Wednesday, July 24, 2019

"How Did That Happen?"

(Deviating immediately from the “It’s okay not to know” perspective of just yesterday.  I guess, for me, “suspension of disbelief” is restricted exclusively to magic shows.  I mean, “simply accepting things as they are”?  What would I write about?­  Certainly not this.)

On my last birthday – wait, that sounds like it’s my last birthday!

Lemme try that again.

On my most recent birthday – that’s better – I received a large-format paperback entitled, Hollywood Hoofbeats, which is about recognized horses featured in Hollywood movies and TV shows.

You don’t need to know I know that Hopalong Cassidy’s horse was “Topper”, the Cisco Kid’s horse was “Diablo,” and Zorro’s horse was “Tornado.” 

Or that I know Gene Autry’s horse was “Champion”, Roy Rogers’s horse was “Trigger” and his wife Dale Evans’s horse was “Buttermilk”?

Or that singing cowboy Rex Allen’s horse was “Koko”, Alan “Rocky” Lane’s horse was “Black Jack” and the great Tom Mix’s horse was “Tony.”

(Note:  The foregoing was done without outside assistance.  Applause, appreciated but optional.)

Hollywood Hoofbeats also chronicles onscreen horses that did not appear in westerns, but in films ranging from Lord of the Rings to the Marx Brothers’ A Day At The Races.  It even includes Francis, the Talking Mule, though he was not technically a horse.  (And don’t think the horses were not pissed about that, one of them taking an outraged dump on the publisher’s carpet.)  (Or they would have, if horses read books.)

Thumbing through Hollywood Hoofbeats I came across a brief “mention”, making me wonder once again – as I have wondered about before – reprising this post’s title but adding “the heck”,

“How the heck did that happen?”

I draw your eager attention to Hollywood Hoofbeats, Page 121.

And I quote,

(concerning the oft filmed and televised saga of The Lone Ranger)
“‘The Legend of the Lone Ranger’ (1981) starred the unknown Klinton Spilsbury (whose high-pitched voice resulted in his being dubbed throughout the film by actor James Keach)….”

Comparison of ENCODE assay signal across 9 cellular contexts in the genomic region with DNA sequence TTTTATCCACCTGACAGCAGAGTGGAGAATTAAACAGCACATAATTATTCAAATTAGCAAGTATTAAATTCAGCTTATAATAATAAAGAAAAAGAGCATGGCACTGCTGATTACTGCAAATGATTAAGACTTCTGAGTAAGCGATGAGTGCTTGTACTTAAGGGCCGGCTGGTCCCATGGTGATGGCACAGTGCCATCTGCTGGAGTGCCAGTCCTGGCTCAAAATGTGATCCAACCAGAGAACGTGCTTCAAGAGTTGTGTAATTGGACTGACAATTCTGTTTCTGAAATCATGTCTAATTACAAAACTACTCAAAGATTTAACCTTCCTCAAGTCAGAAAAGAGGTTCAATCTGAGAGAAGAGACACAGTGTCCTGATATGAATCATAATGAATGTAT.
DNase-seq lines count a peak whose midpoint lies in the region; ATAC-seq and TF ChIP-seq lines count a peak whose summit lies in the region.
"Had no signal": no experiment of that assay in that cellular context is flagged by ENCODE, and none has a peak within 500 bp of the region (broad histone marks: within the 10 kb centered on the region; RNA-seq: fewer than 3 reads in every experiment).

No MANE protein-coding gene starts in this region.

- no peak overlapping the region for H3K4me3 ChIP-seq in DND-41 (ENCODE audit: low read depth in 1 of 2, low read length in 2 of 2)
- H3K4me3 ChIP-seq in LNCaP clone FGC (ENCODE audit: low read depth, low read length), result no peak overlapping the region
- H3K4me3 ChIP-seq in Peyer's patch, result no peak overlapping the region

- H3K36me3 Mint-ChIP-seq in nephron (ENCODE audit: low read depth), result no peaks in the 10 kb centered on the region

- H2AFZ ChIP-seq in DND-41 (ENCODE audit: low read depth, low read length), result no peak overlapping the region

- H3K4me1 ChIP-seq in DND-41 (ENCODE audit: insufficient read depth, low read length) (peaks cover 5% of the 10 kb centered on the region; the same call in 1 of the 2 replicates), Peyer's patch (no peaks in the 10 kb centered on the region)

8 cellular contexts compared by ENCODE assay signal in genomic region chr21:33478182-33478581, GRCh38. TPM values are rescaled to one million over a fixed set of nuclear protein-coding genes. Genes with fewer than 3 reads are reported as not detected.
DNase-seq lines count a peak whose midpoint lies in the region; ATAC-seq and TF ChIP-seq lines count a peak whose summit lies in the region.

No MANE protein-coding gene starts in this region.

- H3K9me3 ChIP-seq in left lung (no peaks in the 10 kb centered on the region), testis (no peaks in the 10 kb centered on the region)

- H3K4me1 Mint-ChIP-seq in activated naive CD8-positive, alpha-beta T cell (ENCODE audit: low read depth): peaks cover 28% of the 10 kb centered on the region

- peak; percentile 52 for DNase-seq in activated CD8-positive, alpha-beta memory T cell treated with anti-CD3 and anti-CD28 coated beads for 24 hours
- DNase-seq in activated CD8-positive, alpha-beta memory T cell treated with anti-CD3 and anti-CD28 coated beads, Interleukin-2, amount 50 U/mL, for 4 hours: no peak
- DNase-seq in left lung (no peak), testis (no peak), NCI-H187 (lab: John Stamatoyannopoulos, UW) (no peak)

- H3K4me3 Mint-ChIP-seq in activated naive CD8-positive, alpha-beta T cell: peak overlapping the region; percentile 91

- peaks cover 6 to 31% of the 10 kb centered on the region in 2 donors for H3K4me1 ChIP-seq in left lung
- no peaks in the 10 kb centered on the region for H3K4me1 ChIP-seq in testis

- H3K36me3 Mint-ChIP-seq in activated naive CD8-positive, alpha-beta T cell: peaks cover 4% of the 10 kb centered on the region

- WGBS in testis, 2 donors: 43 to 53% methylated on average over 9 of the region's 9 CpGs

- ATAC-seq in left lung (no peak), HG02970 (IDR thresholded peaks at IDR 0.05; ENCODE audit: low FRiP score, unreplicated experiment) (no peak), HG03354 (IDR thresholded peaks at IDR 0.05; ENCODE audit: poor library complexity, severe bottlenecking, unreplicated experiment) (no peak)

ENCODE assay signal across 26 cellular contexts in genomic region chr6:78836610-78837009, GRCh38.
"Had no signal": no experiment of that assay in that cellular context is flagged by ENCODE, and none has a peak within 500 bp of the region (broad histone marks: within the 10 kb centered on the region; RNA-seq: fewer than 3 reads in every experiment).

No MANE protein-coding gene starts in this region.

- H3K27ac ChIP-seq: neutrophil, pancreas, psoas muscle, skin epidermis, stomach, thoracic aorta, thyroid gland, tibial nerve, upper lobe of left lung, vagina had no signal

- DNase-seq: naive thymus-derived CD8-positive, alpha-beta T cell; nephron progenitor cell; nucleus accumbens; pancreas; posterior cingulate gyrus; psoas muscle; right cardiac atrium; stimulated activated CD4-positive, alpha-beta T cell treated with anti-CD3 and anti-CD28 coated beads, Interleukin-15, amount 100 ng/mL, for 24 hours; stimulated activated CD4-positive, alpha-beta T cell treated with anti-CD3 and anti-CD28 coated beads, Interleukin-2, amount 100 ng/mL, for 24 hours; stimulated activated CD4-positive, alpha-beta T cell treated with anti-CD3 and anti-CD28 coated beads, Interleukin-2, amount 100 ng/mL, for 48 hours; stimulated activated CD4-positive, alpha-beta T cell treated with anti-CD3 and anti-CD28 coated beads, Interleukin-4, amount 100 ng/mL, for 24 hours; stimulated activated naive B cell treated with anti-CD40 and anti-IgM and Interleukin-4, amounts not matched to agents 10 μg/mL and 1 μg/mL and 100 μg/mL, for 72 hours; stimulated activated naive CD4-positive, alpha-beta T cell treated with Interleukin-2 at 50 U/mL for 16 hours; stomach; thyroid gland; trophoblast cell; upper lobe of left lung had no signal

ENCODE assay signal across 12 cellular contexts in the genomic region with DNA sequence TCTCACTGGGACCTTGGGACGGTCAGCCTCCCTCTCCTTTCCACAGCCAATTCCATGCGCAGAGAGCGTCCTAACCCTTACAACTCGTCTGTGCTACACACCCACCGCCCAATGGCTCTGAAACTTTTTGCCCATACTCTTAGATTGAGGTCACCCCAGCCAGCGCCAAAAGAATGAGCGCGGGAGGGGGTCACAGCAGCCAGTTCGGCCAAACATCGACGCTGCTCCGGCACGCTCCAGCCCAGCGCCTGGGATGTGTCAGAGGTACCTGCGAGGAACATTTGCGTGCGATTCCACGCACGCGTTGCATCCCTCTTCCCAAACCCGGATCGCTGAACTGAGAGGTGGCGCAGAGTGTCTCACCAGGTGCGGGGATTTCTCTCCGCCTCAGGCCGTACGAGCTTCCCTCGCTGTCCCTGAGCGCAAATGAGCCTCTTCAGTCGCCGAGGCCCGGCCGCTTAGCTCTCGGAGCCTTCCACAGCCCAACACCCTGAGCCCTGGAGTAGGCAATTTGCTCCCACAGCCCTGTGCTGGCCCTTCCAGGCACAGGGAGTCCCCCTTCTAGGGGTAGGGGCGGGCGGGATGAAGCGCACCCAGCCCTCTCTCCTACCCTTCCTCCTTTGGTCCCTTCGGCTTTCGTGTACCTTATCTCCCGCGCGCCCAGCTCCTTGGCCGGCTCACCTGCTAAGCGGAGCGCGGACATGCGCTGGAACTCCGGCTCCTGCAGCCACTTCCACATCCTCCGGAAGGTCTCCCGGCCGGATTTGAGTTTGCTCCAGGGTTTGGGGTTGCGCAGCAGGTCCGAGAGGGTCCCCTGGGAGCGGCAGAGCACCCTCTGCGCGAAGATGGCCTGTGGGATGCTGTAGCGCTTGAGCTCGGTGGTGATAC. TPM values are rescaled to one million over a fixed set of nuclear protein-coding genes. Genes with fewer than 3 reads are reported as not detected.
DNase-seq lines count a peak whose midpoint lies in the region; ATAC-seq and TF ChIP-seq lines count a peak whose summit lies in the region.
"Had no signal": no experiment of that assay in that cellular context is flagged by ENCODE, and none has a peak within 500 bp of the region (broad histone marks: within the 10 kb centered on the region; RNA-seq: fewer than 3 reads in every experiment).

Apprised of that historical tidbit, being of a curious and somewhat suspicious nature, I can’t help wondering, “What exactly am I missing?”

Just think about this.

After a long and painstaking “Search” for a man to play “the daring a resourceful masked rider of the plains”, an “Unknown” is cast in the lead role of a major motion picture, budgeted at 18 million dollars – I looked it up – which in today’s dollars is, I don’t know… more.

Up till there, this is possible.  It’s actually an inspirational story.  “Unknowns” everywhere can point to Klintin Spilsbury, and think, “If him, why not me?”  After momentarily thinking, “Why him?  And also ignoring the word, “fluke.”

But a “cattle call” suggesting you’re “The Guy” is just the fortuitous “Step One.”

“Step Two?”

You have to “read for the part.”

Because Klinton Spilsbury is not “big in the business”, there is no,

“Klinton Spilsbury does not ‘read.’”

Marlon Brando does not “read.”

Klinton Spilsburg unquestionably “reads.”

And when he did,

Did they not notice his voice?

In which case,

“Thank you.”

“Was it my voice?”

“Yes it was.”

Apparently, that is not what transpired.

The man read for the Lone Ranger, as a “soprano”,

… and they gave him the part.


How did Klinton Splisbury get to star as The Lone Ranger?